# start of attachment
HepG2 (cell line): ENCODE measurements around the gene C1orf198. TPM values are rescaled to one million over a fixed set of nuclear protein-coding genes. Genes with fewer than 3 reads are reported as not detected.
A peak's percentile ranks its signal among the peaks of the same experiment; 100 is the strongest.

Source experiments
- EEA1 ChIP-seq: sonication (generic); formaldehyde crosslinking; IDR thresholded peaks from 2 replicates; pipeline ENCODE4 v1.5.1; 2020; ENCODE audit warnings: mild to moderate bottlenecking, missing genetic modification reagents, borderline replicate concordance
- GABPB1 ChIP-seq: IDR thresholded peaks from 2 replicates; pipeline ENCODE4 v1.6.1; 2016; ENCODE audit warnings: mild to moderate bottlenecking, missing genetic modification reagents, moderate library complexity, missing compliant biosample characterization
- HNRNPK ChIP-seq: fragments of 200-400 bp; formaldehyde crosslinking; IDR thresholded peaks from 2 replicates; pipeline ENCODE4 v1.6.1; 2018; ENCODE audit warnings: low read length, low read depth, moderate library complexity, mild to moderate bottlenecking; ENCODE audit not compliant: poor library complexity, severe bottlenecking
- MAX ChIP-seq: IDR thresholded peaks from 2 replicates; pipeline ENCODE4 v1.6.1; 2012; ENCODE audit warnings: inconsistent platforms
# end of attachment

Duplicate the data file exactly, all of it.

HepG2 (cell line): ENCODE measurements around the gene C1orf198. TPM values are rescaled to one million over a fixed set of nuclear protein-coding genes. Genes with fewer than 3 reads are reported as not detected.
A peak's percentile ranks its signal among the peaks of the same experiment; 100 is the strongest.

Source experiments
- EEA1 ChIP-seq: sonication (generic); formaldehyde crosslinking; IDR thresholded peaks from 2 replicates; pipeline ENCODE4 v1.5.1; 2020; ENCODE audit warnings: mild to moderate bottlenecking, missing genetic modification reagents, borderline replicate concordance
- GABPB1 ChIP-seq: IDR thresholded peaks from 2 replicates; pipeline ENCODE4 v1.6.1; 2016; ENCODE audit warnings: mild to moderate bottlenecking, missing genetic modification reagents, moderate library complexity, missing compliant biosample characterization
- HNRNPK ChIP-seq: fragments of 200-400 bp; formaldehyde crosslinking; IDR thresholded peaks from 2 replicates; pipeline ENCODE4 v1.6.1; 2018; ENCODE audit warnings: low read length, low read depth, moderate library complexity, mild to moderate bottlenecking; ENCODE audit not compliant: poor library complexity, severe bottlenecking
- MAX ChIP-seq: IDR thresholded peaks from 2 replicates; pipeline ENCODE4 v1.6.1; 2012; ENCODE audit warnings: inconsistent platforms